Thursday, April 28, 2011
Mr. Crafty-Pants (and an unrelated rant)
My husband comes from a long line of thrifty tinkerers. His grandpa, for example, never throws a thing away, because he might need it again...and crazily enough, he often seems to find a use for the thing (his garage is something that would leave any normal person in shock and awe.) Allen just loves to think up ways to make things from what others might consider junk. Okay, even from things that he would consider junk. He is good at "repurposing", as they say. So, here's one of his latest creations.
Allen took apart two pieces of equipment at work that were already broken: the "seat" is from a pressure washer and the "carriage" is from an edger. Using some of his fancy tools in his tool box (a Dremer drill being one of them), he fashioned this little stroller. Of course, the downside (or one of them) is that Ruby won't fit in it much longer because of the narrow width of the seat. But it's a cool project anyway. Here's a link to see the video. (And, for a nifty link within a link, here's the video we were referring to when we say "Put a bird on it!" in the video.)
And now, in other news, I'm in a pissy mood because I'm listening to people on Fresh Air talk about public education and how charters are sucking the life out of public schools because they are mostly entrepreneurial privatizing things. Well, I'm sure that is true of SOME charter schools out there (like the ones that are kind of franchises), but there is no way that anyone could look at MRA and say it is sucking the life out of the district. If anything, it's the reverse. Under current Oregon law, districts are recommended to give 80% of the ADM (the public funding per child) to charter schools for their students, but they don't HAVE to. I'm pretty sure ours is giving about 50%. How we're supposed to do anything with even less funding than the regular schools is beyond me. We're working very hard, and we are making some progress, but will it be enough before the clock strikes midnight at the end of the 2012 school year, when our charter must be renewed or denied? I don't know. Only time will tell. The other thing the guest said on the show was that charter schools steal away the best, brightest, and most motivated students and families, leaving the struggling ones at the public schools. That is certainly not the whole story at our little charter. Yes, we do get some very gifted and talented students and families who want to be involved. But we also get a lot of students with special needs or who have failed everywhere else, and their parents are "trying something new." For some of them, we have been a good environment, but it has a very polarizing effect on the classroom. It means that within one group of 25 kids, you can have some who are performing two grades above level and those performing two grades below; kids with massive (and possibly unmedicated) ADHD, autism, emotional disturbance, etc.; those who come from homes where their parents sit with them and do homework every night, and those whose parents dropped out of high school and can't help them with 4th grade level math or else are working 2 jobs to make ends meet and just aren't there. You have high IQ kids who are lazy as all get out, and low IQ kids who are working their tails off and sometimes outperforming the high IQ ones. In short, you have quite the puppy pile of humanity, and it is really hard to know how to serve all of those different needs. Our school is not one that is full of only the best and brightest. We get the best and brightest, and the "hopeless cases." Are charter schools "the answer" to what's wrong with public education? I doubt it. I don't know if there is an answer. There are things I'd like to see abolished (judging schools by standardized test scores) and things that I'd like to see implemented (more vocational schools to reach out to students who aren't book learners and know they want to pursue something specialized). But AN answer? Can't think of one.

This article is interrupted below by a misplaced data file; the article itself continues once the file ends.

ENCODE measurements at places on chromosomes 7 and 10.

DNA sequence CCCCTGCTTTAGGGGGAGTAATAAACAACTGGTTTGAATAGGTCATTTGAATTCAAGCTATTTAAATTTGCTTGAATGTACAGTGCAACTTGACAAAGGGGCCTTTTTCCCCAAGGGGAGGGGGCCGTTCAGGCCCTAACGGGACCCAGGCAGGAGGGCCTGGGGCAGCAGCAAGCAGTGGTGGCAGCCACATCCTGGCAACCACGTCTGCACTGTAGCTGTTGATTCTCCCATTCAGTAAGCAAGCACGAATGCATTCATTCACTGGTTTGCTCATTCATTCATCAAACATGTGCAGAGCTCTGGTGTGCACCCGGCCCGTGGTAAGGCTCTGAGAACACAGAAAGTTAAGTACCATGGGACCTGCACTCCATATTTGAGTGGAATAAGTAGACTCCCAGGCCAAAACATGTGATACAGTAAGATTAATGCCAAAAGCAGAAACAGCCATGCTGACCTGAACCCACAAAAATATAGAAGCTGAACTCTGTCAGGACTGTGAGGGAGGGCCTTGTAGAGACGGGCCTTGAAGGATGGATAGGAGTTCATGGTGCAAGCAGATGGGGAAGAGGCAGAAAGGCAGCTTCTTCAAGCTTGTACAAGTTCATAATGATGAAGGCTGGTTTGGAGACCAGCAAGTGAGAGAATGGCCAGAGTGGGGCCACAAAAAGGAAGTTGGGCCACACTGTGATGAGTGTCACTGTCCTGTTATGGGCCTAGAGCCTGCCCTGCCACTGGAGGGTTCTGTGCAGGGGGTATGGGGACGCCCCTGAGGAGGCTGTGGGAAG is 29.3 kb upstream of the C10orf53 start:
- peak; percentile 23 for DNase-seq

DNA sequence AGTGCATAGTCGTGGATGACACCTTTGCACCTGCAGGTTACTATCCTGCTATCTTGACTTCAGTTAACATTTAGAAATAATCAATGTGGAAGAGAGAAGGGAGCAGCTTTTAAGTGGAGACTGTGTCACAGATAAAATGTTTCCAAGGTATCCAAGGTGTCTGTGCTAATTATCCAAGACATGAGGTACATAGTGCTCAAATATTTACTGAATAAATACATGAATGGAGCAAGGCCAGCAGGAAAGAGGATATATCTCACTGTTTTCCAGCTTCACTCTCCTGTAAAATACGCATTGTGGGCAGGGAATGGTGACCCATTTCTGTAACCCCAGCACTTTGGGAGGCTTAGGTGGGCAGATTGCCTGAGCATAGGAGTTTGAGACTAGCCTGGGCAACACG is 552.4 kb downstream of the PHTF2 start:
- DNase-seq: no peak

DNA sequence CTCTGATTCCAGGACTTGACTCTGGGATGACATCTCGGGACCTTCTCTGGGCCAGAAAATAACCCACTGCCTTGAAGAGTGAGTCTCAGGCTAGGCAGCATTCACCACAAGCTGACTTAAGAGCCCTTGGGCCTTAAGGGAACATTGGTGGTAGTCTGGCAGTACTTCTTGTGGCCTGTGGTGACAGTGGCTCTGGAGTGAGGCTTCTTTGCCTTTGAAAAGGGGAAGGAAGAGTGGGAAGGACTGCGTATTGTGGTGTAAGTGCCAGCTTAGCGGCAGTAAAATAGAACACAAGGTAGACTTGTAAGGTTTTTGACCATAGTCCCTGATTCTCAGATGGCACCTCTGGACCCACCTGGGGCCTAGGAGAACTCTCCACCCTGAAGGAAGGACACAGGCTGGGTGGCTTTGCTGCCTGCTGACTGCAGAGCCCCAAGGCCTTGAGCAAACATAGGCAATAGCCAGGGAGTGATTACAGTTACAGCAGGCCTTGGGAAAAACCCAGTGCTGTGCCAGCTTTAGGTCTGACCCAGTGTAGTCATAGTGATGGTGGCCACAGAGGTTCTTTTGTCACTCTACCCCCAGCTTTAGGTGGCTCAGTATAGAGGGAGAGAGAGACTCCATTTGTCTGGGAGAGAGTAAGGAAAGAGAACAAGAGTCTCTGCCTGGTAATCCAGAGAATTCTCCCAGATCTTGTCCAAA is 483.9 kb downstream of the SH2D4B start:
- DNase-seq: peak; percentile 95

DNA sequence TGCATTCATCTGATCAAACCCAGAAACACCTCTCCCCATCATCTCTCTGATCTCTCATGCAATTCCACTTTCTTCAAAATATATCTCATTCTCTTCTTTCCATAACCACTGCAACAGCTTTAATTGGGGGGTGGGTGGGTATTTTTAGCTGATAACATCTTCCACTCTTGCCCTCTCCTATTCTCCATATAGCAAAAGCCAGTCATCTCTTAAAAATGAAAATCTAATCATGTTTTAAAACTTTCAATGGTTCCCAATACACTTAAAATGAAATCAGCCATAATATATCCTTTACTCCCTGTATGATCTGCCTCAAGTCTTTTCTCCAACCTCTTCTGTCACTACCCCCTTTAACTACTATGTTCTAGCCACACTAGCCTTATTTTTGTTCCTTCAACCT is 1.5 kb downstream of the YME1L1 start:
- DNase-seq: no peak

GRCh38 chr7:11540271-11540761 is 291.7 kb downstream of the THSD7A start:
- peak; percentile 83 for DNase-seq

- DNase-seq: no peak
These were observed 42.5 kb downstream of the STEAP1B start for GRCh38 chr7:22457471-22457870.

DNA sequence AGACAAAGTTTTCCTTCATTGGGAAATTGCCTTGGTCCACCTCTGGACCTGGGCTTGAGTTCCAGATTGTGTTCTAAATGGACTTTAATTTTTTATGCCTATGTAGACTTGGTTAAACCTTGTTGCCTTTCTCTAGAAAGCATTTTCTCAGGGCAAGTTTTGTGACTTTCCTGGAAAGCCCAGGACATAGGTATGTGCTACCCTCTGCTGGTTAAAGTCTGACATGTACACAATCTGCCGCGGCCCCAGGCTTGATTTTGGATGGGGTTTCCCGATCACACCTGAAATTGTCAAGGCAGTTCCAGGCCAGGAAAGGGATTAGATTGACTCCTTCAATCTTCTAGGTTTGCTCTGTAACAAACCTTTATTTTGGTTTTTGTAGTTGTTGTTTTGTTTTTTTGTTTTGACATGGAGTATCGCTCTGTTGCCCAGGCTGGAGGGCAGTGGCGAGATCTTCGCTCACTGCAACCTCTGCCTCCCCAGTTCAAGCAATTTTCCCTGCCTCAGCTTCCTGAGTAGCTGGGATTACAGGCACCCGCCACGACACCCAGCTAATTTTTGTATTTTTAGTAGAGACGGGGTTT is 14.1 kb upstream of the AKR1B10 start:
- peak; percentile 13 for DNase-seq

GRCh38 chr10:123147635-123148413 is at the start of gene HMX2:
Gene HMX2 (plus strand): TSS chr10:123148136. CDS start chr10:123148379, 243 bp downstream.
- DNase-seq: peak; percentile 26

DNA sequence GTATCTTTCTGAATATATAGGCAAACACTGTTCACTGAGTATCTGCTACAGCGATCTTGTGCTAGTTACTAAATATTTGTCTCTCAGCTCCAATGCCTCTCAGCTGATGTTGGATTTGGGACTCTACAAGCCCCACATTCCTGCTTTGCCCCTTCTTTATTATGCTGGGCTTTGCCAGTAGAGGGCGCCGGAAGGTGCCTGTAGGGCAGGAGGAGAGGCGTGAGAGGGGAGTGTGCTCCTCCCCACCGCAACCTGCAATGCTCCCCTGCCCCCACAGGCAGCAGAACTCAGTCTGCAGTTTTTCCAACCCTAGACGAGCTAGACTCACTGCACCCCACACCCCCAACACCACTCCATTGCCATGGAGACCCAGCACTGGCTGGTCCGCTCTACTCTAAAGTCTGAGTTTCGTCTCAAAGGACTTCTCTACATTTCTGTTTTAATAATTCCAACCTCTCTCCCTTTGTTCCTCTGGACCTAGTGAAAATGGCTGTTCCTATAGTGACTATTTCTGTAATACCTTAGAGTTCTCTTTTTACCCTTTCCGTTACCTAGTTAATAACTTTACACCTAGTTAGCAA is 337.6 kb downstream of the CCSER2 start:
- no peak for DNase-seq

Enough for now. I could go into the whole OAKS (Oregon's version of the No Child Left Behind mandated standardized testing) thing but I don't have the strength.